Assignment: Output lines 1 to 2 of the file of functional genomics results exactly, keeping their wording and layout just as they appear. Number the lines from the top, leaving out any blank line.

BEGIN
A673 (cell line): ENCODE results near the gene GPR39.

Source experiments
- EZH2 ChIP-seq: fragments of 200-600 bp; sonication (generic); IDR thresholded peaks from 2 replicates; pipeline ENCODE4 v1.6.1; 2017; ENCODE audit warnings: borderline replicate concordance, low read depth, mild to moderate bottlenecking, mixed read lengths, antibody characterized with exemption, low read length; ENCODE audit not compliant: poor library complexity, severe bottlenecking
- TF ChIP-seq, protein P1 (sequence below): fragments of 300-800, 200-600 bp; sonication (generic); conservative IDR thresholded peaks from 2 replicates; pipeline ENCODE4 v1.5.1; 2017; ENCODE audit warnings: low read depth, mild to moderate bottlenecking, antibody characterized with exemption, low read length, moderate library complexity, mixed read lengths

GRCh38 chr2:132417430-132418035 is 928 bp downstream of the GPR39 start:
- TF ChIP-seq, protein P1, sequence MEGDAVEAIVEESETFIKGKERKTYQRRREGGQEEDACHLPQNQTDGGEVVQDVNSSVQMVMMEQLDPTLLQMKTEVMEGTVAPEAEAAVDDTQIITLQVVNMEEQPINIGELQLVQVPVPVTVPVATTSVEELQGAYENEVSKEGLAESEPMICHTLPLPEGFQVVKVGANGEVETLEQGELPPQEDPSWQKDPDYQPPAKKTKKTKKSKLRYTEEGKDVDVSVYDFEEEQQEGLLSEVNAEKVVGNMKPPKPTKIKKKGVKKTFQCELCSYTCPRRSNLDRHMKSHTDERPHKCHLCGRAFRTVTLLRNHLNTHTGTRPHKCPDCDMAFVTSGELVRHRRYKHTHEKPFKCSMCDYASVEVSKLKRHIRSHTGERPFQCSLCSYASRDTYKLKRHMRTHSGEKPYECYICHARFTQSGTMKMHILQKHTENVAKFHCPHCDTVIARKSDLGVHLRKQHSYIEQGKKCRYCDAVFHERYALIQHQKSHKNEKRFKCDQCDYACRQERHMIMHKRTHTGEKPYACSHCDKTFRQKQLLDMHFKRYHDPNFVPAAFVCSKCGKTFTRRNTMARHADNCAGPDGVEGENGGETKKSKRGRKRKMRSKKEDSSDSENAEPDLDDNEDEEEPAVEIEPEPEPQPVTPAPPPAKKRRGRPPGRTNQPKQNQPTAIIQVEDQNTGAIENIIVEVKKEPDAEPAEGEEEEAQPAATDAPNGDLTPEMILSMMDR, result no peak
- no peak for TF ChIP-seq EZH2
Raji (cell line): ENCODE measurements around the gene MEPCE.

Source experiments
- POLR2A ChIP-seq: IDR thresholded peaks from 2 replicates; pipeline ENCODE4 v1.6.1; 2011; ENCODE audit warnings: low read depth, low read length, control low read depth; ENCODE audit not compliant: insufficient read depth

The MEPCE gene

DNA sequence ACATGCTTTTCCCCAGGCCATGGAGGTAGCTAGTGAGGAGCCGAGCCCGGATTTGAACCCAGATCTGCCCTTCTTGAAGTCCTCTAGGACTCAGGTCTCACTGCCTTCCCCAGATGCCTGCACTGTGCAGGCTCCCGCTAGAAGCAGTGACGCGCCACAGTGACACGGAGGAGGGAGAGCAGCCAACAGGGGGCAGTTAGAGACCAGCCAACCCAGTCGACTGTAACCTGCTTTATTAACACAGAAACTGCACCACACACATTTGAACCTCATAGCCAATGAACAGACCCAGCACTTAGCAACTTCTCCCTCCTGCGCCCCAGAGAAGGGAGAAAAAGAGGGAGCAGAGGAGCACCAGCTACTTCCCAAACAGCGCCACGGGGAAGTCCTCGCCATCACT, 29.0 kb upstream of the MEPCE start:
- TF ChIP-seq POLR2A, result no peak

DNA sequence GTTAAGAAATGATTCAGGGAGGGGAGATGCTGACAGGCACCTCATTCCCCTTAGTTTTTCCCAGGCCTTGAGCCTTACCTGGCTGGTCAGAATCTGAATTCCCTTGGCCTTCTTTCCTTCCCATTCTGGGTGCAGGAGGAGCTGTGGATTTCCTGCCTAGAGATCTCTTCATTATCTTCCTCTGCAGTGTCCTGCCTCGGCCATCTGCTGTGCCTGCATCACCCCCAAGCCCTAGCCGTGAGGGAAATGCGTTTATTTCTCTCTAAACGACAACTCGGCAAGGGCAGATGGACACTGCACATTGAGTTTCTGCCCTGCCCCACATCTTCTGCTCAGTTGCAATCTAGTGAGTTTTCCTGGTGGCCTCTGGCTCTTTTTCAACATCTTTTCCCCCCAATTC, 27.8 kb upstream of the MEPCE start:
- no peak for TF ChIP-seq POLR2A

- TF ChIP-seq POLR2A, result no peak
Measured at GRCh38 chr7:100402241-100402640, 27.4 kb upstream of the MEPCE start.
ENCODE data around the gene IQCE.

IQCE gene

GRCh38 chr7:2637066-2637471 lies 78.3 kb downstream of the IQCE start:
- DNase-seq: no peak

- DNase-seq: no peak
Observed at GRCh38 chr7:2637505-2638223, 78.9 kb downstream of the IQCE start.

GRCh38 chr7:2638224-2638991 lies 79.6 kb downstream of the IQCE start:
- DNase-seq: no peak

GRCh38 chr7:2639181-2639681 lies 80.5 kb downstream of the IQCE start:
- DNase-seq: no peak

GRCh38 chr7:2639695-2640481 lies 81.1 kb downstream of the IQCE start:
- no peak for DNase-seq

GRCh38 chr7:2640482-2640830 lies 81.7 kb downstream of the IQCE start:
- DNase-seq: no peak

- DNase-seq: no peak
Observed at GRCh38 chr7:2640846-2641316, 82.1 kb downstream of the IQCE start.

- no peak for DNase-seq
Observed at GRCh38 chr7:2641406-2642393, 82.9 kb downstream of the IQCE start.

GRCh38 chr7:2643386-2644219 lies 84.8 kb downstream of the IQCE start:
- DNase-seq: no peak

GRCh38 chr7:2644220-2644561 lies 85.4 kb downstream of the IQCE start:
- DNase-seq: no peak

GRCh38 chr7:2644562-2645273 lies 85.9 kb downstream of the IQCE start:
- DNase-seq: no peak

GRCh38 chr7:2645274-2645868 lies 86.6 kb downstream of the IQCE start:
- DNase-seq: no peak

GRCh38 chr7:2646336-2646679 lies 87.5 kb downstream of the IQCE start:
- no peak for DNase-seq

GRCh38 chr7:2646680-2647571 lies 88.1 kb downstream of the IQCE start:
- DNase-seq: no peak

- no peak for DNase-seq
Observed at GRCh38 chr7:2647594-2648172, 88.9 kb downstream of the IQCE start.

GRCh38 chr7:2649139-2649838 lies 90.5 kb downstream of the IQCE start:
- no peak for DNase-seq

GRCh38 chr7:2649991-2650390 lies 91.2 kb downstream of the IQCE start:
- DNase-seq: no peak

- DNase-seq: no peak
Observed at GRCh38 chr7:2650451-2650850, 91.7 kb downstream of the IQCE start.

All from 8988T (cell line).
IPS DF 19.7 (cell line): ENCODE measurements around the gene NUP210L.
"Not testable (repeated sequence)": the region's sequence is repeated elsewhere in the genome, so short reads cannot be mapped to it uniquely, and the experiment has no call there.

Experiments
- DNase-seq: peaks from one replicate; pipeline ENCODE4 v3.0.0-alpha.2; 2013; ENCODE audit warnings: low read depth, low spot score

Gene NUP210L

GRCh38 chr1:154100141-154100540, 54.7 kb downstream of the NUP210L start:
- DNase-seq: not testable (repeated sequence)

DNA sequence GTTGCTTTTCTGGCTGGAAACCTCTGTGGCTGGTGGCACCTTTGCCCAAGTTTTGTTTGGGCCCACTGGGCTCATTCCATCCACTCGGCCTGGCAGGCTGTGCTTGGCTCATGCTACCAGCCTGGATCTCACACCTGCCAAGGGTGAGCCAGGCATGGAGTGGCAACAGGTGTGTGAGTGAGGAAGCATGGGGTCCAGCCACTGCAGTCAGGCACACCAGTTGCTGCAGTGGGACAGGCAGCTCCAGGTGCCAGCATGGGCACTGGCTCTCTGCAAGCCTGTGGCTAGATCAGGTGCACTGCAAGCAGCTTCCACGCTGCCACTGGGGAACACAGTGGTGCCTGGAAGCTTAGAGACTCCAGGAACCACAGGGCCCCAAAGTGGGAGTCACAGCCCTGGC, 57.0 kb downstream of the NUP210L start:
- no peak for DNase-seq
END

A673 (cell line): ENCODE results near the gene GPR39.

Source experiments